“You have much more stability on the [island] and it’s much harder for any ocean current to come and cause a breakage,” Reynolds said. “It’s so much safer and if they have a spill, it’s much easier to contain because it’s a spill on a little piece of land and not the water.”

Since Hilcorp lacks the visibility of a Shell or a BP, it’s able to undertake an initiative such as the Liberty Project without courting the same type of criticism or scrutiny that a larger company would.

Brent Sheets, research manager for the Alaska Center for Energy and Power at the University of Alaska Fairbanks, sees the Liberty Project’s use of an island as particularly strategic in the Arctic winters.

“When you’re dealing with the Arctic, you’ve got ice moving in and out,” Sheets explains. He notes that Shell’s exploration efforts in the Chukchi Sea would have likely been able to have operated for only around 90 days out of its five-year lease due to the climate in the area, making it difficult to economically justify the project. “By putting an island out there, you can drill 12 months of the year. Ship-based drilling doesn’t give you that option.”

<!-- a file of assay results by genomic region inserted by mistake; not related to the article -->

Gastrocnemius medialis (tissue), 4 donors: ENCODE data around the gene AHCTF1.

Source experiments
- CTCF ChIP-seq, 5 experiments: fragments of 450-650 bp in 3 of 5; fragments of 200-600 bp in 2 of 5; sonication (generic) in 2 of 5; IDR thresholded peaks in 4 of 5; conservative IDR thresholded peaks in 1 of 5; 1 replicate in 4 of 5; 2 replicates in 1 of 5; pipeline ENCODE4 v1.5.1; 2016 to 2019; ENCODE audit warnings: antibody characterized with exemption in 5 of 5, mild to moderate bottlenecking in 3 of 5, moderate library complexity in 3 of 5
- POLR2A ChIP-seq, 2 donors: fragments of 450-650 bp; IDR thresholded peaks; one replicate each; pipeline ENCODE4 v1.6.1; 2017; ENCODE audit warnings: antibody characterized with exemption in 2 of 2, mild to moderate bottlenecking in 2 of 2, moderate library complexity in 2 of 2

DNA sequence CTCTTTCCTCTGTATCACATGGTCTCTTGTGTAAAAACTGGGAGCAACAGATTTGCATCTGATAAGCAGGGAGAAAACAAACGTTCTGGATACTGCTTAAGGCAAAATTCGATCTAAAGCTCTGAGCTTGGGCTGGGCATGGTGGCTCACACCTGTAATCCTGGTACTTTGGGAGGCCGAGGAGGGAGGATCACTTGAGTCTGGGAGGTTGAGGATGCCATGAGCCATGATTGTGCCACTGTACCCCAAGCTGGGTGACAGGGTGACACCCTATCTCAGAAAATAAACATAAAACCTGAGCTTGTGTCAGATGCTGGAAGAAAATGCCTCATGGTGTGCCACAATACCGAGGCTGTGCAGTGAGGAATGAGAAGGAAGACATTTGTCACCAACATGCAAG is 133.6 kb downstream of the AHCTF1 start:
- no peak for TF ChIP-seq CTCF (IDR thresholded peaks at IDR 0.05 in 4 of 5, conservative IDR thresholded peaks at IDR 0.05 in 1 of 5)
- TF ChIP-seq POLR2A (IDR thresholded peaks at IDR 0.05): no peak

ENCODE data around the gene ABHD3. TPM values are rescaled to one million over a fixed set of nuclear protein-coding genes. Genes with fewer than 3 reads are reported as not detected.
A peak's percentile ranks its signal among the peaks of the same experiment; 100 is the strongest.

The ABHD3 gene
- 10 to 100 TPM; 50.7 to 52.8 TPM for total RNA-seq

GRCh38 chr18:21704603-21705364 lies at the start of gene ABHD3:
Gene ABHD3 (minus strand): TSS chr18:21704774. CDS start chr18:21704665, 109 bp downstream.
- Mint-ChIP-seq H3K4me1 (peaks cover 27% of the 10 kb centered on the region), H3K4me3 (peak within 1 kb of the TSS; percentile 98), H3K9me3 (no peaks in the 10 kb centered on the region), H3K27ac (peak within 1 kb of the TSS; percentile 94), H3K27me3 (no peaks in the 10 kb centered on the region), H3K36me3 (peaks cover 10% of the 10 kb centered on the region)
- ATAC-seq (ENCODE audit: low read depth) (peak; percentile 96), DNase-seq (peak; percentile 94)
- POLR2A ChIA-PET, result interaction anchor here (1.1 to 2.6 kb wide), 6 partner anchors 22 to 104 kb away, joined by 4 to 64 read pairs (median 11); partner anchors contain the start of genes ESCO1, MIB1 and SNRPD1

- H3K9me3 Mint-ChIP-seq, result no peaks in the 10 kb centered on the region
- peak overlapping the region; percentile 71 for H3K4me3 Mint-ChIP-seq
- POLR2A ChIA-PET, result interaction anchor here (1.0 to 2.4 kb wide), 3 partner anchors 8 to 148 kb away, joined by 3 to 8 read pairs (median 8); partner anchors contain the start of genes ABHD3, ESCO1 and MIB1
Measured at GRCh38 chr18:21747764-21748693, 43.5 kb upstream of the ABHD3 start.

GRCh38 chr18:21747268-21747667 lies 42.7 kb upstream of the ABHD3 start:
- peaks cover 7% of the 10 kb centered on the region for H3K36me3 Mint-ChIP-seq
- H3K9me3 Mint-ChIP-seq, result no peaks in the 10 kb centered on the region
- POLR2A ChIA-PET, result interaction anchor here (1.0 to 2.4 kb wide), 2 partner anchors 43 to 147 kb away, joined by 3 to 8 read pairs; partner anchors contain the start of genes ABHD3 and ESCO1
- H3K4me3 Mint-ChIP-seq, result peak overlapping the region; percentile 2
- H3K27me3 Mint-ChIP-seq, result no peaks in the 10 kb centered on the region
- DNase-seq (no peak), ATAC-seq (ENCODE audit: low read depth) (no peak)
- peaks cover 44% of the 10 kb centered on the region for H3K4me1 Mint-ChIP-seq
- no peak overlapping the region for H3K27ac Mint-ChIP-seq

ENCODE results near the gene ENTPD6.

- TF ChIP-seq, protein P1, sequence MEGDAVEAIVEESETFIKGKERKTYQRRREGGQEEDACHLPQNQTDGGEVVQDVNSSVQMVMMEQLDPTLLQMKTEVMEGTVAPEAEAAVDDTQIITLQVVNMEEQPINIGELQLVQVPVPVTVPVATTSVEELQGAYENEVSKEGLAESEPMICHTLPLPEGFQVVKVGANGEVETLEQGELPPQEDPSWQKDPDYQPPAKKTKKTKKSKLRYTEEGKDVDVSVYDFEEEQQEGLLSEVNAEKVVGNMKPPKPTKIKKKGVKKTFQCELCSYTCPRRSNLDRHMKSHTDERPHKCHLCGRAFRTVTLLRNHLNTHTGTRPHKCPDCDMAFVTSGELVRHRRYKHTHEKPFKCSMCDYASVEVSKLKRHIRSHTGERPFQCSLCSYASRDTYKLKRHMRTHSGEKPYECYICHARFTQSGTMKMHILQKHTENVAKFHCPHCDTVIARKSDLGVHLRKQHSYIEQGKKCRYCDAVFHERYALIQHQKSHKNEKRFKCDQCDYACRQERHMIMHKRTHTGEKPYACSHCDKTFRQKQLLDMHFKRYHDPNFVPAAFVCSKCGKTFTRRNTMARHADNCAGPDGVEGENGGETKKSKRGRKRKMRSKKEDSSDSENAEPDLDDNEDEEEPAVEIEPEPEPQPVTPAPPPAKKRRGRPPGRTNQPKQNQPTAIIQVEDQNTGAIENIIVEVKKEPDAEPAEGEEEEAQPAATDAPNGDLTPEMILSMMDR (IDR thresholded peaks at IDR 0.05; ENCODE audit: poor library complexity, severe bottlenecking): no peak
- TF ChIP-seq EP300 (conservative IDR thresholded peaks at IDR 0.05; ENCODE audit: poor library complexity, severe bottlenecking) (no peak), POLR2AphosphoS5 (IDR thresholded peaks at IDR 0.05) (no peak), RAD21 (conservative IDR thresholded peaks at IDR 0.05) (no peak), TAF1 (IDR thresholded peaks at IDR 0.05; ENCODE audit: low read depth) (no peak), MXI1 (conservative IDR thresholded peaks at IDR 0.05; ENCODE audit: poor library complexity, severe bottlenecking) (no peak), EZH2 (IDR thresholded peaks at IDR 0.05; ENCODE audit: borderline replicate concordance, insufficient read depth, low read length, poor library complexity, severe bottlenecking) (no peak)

Sheets also explains that Shell’s operation in the Chukchi was an oil exploration program whereas in the Liberty Project, the exploration has already been completed.

“[Hilcorp is] moving into production which is an entirely different thing than what Shell was doing,” Sheets says.